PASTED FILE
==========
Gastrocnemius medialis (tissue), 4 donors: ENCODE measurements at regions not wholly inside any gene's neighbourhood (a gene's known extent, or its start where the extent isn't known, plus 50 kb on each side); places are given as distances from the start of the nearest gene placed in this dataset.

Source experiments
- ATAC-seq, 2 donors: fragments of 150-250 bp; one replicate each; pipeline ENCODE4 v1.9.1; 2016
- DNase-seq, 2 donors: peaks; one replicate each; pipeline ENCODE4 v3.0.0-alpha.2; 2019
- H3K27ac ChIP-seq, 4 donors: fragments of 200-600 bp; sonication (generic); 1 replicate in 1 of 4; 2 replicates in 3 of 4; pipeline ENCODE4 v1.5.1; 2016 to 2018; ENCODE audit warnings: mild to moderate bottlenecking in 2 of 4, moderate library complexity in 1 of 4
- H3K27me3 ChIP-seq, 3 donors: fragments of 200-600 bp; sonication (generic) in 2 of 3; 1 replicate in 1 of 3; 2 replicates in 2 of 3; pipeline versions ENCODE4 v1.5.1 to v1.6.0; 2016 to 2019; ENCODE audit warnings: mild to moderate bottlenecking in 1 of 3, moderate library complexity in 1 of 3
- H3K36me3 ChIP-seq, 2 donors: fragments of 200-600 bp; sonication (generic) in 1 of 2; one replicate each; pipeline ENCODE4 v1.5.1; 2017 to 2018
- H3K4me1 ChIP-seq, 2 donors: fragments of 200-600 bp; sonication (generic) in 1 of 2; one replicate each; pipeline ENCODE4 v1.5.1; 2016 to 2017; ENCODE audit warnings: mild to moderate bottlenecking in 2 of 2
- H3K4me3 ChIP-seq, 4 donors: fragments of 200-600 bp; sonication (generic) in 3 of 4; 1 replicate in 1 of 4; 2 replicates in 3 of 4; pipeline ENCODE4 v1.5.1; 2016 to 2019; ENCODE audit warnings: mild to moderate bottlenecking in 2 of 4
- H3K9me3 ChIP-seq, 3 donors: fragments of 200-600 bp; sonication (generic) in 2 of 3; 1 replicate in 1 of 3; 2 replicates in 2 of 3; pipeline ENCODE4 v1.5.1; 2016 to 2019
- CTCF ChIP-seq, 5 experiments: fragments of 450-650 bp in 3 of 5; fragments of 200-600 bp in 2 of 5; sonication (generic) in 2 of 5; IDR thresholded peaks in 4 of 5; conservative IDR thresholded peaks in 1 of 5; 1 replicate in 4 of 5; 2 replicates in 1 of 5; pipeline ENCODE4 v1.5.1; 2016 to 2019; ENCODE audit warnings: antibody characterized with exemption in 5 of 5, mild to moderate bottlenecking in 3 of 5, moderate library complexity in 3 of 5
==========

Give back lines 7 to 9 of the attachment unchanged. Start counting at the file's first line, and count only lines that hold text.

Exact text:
- H3K36me3 ChIP-seq, 2 donors: fragments of 200-600 bp; sonication (generic) in 1 of 2; one replicate each; pipeline ENCODE4 v1.5.1; 2017 to 2018
- H3K4me1 ChIP-seq, 2 donors: fragments of 200-600 bp; sonication (generic) in 1 of 2; one replicate each; pipeline ENCODE4 v1.5.1; 2016 to 2017; ENCODE audit warnings: mild to moderate bottlenecking in 2 of 2
- H3K4me3 ChIP-seq, 4 donors: fragments of 200-600 bp; sonication (generic) in 3 of 4; 1 replicate in 1 of 4; 2 replicates in 3 of 4; pipeline ENCODE4 v1.5.1; 2016 to 2019; ENCODE audit warnings: mild to moderate bottlenecking in 2 of 4